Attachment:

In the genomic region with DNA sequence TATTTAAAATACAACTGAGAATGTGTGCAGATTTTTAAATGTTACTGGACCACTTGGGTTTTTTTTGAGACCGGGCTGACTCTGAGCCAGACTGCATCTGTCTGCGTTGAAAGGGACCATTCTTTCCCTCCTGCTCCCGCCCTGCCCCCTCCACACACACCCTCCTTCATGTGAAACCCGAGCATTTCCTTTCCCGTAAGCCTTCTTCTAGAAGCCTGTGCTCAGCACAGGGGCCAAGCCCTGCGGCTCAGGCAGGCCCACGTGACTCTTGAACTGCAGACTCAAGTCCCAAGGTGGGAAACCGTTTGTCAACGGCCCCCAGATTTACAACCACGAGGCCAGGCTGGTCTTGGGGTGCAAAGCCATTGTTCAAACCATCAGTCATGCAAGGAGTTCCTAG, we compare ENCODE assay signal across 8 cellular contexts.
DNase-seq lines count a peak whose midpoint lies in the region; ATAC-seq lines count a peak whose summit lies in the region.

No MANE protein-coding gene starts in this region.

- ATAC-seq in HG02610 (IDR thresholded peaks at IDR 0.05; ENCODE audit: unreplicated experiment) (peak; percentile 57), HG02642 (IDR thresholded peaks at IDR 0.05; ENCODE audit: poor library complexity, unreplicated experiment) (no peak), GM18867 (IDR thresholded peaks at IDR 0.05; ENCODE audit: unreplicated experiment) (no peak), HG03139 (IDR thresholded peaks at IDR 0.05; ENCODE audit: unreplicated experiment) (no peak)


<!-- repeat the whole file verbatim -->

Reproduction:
In the genomic region with DNA sequence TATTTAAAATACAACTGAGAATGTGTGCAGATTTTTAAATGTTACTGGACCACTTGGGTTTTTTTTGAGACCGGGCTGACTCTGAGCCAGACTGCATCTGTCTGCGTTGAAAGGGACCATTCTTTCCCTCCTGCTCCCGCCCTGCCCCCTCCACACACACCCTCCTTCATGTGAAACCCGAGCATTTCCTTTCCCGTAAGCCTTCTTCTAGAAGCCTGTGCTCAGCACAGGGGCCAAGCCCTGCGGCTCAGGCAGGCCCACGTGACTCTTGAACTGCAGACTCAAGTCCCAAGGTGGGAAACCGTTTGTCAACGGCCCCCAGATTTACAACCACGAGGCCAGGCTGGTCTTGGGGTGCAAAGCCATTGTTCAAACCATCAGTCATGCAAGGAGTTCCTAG, we compare ENCODE assay signal across 8 cellular contexts.
DNase-seq lines count a peak whose midpoint lies in the region; ATAC-seq lines count a peak whose summit lies in the region.

No MANE protein-coding gene starts in this region.

- ATAC-seq in HG02610 (IDR thresholded peaks at IDR 0.05; ENCODE audit: unreplicated experiment) (peak; percentile 57), HG02642 (IDR thresholded peaks at IDR 0.05; ENCODE audit: poor library complexity, unreplicated experiment) (no peak), GM18867 (IDR thresholded peaks at IDR 0.05; ENCODE audit: unreplicated experiment) (no peak), HG03139 (IDR thresholded peaks at IDR 0.05; ENCODE audit: unreplicated experiment) (no peak)